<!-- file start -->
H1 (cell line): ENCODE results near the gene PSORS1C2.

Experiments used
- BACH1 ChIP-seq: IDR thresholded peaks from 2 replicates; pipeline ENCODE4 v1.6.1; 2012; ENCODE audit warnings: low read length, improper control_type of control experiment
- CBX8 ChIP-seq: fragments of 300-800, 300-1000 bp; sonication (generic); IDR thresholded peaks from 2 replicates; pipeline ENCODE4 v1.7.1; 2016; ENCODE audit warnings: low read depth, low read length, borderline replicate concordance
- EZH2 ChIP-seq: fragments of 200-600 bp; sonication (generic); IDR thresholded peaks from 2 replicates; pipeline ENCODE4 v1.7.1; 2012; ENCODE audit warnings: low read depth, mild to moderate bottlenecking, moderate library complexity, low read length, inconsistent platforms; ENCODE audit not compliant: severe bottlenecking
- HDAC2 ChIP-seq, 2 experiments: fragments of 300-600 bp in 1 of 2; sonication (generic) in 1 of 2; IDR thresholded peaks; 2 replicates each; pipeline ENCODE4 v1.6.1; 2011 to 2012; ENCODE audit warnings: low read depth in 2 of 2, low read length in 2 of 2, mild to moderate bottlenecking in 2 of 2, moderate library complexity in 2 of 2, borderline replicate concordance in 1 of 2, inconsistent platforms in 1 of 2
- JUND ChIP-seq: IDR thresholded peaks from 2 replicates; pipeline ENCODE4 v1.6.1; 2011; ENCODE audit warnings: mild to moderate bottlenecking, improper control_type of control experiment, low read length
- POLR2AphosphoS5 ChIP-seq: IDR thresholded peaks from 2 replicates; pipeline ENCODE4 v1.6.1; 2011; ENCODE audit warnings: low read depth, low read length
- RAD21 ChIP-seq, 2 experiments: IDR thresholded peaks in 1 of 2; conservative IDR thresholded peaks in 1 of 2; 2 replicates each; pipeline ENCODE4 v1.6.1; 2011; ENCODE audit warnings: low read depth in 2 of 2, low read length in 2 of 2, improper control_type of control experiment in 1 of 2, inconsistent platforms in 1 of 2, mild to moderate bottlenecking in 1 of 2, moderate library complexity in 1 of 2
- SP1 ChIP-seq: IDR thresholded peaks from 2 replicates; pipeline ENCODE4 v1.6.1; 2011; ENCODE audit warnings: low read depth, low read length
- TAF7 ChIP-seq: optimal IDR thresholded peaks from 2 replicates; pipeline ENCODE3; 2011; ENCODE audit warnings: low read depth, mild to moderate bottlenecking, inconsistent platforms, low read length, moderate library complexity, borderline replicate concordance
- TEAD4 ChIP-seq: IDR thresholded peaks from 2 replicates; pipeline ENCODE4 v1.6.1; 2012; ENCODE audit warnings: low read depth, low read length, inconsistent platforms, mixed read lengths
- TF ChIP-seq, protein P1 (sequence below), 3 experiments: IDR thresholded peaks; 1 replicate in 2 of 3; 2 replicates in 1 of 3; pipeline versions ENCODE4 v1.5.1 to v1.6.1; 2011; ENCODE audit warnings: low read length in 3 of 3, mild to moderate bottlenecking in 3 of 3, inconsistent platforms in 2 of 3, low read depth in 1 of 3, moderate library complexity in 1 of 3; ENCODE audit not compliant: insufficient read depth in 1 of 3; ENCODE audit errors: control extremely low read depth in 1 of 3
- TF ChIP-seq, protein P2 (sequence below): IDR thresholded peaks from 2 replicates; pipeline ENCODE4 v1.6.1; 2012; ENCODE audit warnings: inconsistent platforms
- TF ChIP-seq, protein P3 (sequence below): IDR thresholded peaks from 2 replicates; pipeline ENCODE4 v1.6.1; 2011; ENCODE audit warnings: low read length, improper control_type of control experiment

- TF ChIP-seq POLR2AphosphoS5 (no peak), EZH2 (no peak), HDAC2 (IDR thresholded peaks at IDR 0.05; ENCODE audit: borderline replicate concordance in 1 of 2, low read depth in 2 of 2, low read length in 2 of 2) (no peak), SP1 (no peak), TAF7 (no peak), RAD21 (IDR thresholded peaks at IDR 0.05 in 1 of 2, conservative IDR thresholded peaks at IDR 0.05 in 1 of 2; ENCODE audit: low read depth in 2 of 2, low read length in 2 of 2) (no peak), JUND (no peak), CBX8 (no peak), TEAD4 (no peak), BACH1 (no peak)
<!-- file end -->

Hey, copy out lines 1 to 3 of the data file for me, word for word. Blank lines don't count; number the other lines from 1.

H1 (cell line): ENCODE results near the gene PSORS1C2.

Experiments used
- BACH1 ChIP-seq: IDR thresholded peaks from 2 replicates; pipeline ENCODE4 v1.6.1; 2012; ENCODE audit warnings: low read length, improper control_type of control experiment